Sunday, October 19, 2008

RSV

Dear Family and Friends,

We’re writing regarding a very important matter: RSV. For those of you who plan to visit us over the next few months, and even if you are not, please takea few minutes to read this letter.We want to start by saying thank you for the outpouring of support we havereceived from everyone. So many people have done so much for us, (making meals and gifts of love) and every bit of help we have received truly is appreciated. We are experiencing the biggest challenge of our lives, and we’re lucky to be surrounded by so many family members and friends who have shown us so much love and support.We’d also like to share an important topic that we recently discussed with our babies’ pediatrician. If you are not aware of RSV, respiratory syncytial virus, you are among the majority. Most people have not heard of RSV, even though nearly every child has had the virus by age two. For full-term babies, RSV typically is not any worse than a common cold, but for preemies, the virus can be quite different. Babies born earlier than 36 weeks are at the highest risk for serious complications like pneumonia, bronchiolitis, and other sometimes fatal complications. Our babies were born premature, are multiples, and had low birth weights; these are among the highest risk factors for contracting RSV and developing serious complications. This website offers a great visual comparison of apreemie’s lungs compared to the lungs of a full-term baby: http://www.preemiecare.org/LungsTrees03-4.pdf Preventing the spread of RSV is very difficult. Thus, we must be vigilant about keeping our children safe during RSV season (October through April). The virus is spread through physical contact, in the air via a cough or sneeze, or by touching an infected object. The virus can live as long as six hours on hands and up to twelve hours on objects, and it spreads very easily, especially from child to child. Studies have also shown that infants pose aneven higher risk of spreading RSV to others.You may ask, “Can’t they fight it off and build up their immune system? Kids need to get sick, right?” The simple answer is NO. Since our babies were pre-term, they did not acquire the necessary immunities to fight off infection.If they contract RSV, they could be hospitalized and develop serious complications.We’ll be asking our visitors to follow a few guidelines to help prevent the babies from contracting RSV or any other illness.We ask that all visitors do the following:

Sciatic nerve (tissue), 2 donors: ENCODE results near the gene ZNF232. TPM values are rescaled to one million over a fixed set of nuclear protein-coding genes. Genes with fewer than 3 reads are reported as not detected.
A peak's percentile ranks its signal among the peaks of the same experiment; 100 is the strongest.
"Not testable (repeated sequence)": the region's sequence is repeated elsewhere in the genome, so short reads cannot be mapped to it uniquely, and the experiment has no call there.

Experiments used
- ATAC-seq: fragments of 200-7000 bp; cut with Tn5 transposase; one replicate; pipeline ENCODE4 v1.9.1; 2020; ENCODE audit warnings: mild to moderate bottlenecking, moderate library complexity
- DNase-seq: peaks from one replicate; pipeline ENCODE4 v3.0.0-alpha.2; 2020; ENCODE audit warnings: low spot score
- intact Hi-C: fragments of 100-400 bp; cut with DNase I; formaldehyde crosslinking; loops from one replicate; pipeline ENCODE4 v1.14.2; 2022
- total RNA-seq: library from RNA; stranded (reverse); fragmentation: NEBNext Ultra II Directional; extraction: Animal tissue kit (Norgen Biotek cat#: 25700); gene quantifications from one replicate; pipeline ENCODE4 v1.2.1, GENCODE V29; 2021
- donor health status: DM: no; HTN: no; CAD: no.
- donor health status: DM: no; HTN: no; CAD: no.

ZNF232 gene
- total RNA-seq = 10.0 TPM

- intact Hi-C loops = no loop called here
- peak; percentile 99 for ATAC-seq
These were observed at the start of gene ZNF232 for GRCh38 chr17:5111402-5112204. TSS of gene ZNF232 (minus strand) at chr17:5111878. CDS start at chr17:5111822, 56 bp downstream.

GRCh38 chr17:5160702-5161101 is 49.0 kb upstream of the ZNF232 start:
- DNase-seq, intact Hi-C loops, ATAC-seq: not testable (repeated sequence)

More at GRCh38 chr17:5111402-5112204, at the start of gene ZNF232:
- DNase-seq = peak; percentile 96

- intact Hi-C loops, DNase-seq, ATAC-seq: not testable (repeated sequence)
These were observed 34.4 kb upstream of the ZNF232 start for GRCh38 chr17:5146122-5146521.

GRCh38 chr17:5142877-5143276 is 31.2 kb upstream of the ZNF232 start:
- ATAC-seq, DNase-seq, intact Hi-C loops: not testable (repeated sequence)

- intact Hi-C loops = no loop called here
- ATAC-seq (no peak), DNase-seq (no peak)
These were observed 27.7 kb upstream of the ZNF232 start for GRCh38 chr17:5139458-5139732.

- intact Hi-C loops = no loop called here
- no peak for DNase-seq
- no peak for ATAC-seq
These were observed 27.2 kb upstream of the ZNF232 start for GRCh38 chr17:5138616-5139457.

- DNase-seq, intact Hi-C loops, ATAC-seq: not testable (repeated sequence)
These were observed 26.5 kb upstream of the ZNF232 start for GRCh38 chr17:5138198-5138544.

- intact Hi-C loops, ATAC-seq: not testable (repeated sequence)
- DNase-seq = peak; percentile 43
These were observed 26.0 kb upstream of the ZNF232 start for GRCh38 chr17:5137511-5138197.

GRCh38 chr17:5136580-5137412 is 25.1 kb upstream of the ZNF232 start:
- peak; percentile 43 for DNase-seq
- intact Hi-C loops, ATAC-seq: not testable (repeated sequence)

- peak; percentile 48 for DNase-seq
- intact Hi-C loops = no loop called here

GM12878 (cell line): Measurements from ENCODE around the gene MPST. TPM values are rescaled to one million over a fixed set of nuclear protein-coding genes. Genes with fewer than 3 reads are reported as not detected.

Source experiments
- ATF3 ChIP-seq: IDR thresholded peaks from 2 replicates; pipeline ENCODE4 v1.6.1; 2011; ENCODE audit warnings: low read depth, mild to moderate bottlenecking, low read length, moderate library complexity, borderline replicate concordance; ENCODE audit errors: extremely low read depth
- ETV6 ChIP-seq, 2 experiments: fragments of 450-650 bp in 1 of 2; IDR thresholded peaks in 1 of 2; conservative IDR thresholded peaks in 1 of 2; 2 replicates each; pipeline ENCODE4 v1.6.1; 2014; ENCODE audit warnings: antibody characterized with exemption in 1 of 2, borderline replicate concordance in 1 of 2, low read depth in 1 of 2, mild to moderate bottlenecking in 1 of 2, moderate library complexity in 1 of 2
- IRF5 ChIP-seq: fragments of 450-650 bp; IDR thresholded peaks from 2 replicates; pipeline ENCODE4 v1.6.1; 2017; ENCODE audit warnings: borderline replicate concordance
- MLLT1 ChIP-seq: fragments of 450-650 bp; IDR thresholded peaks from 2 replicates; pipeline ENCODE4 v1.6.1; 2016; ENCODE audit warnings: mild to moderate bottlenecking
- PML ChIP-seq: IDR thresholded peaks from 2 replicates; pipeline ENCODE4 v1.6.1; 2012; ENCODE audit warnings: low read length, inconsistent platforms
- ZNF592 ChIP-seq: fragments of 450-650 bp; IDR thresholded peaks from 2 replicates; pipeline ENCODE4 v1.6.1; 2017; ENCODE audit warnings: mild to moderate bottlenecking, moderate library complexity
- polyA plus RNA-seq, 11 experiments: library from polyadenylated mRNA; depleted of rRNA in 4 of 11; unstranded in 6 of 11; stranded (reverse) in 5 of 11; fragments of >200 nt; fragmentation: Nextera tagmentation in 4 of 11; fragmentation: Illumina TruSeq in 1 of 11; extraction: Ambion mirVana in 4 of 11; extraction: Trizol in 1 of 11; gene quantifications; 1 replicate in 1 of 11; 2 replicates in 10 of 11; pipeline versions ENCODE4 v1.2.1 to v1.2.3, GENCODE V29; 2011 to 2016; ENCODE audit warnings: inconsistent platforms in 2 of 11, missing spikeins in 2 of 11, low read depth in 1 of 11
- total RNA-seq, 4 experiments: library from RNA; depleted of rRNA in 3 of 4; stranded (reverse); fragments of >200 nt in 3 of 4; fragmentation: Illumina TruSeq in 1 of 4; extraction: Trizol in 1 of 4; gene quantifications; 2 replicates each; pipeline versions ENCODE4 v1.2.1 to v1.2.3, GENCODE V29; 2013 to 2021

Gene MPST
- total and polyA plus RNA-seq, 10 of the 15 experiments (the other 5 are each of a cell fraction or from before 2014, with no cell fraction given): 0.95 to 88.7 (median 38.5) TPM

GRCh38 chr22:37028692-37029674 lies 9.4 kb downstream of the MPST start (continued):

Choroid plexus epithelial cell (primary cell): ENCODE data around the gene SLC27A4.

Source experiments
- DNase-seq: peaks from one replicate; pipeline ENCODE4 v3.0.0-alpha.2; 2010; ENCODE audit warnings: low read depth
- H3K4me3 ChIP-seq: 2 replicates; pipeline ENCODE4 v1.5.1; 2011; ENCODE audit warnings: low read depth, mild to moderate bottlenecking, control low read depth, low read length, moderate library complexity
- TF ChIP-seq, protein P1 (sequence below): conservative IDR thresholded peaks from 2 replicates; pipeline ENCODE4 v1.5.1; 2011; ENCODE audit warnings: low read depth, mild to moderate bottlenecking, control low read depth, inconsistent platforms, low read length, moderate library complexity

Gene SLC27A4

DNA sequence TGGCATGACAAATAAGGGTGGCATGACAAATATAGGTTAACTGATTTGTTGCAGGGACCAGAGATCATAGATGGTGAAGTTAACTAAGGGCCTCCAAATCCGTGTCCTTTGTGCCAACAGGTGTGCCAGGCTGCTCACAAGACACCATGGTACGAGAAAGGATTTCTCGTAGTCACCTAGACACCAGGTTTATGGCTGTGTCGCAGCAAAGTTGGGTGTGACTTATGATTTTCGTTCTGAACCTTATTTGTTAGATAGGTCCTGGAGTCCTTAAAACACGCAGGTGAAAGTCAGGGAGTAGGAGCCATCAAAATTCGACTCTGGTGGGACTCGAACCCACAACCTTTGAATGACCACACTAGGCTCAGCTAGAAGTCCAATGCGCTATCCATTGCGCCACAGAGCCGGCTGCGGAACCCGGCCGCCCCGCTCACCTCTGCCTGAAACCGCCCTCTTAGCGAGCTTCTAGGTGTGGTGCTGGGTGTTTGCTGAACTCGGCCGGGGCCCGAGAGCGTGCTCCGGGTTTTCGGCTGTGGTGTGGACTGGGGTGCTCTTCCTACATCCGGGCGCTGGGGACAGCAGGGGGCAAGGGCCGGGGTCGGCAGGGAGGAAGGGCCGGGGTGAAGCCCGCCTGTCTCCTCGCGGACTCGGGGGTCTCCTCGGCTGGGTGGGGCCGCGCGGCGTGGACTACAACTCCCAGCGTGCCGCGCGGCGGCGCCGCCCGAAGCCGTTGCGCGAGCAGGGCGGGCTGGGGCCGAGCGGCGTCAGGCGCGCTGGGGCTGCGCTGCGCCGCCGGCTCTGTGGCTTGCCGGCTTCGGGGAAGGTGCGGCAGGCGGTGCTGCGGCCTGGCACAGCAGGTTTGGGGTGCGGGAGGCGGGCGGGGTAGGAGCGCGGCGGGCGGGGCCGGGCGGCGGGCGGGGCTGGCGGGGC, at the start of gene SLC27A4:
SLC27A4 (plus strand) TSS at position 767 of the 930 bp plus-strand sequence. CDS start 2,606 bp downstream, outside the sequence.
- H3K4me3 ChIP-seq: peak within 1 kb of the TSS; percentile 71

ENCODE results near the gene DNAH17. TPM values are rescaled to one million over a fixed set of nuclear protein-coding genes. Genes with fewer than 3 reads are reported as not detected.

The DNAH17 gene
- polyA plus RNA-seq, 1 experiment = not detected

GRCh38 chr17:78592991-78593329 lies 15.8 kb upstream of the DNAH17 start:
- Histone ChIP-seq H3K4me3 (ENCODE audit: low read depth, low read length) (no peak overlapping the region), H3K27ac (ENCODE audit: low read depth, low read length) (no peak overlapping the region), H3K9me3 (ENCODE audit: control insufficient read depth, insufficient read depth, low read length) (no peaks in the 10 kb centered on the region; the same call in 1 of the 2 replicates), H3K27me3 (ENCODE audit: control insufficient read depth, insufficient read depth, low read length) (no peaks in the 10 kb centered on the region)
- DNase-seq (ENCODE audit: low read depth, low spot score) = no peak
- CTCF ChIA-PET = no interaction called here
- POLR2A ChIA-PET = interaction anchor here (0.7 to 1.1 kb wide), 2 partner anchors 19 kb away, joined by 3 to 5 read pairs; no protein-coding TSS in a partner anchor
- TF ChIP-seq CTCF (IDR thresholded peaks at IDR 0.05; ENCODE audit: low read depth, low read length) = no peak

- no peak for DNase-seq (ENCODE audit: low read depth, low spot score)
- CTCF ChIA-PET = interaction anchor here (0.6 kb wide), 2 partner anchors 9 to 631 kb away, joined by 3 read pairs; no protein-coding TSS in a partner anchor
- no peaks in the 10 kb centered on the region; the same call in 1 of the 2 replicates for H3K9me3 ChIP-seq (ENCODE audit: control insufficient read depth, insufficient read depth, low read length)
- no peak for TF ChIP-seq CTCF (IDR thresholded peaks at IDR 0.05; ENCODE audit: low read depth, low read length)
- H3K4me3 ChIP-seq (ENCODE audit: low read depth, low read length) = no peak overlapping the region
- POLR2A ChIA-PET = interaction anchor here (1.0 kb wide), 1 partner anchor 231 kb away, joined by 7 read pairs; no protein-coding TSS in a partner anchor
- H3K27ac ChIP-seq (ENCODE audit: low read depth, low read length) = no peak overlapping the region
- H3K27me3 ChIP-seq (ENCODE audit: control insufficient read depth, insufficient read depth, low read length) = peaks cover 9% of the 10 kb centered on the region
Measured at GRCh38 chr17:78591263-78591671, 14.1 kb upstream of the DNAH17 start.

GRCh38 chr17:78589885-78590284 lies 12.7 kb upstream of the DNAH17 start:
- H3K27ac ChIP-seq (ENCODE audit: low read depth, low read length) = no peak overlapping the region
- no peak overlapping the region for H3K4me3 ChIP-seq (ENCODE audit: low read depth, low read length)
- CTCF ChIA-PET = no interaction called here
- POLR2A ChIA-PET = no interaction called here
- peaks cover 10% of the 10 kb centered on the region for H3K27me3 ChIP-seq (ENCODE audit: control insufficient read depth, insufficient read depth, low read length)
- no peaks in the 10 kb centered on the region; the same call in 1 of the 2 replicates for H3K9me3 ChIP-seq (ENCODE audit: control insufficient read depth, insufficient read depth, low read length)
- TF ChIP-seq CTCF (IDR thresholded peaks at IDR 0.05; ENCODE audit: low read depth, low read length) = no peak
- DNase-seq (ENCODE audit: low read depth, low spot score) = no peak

1. When you arrive, please wash your hands and use hand-sanitizer as needed before touching the babies.
2. Please, if it is possible, get a flu shot.
3. Please refrain from coming over if you are currently sick and have not been symptom-free for at least 5days, if you live with someone who is sick, or have been in close contact with someone who is sick.
4. If you smoke, we ask that you change your clothing and refrain from smoking prior to visiting, as apreemie’s lungs are very sensitive to smoke. Most RSV sites recommend against passive smokeexposure.
5. If you are parents to a baby or toddler, please refrain from bringing them to our house during RSVseason.
Please understand that this letter is not meant to offend anyone, just simply to provide an explanation. We hope you understand, and we appreciate your help keeping our babies safe.

Love and best wishes to all!
The Family of much loved preemies

2 comments:

Anonymous said...

Preach it Girl!
AMEN!

Tracey said...

Natalie was a full term baby with a high birth weight and contracted RSV and ended up in the hospital. RSV is scary scary stuff! I hope the babies are doing okay!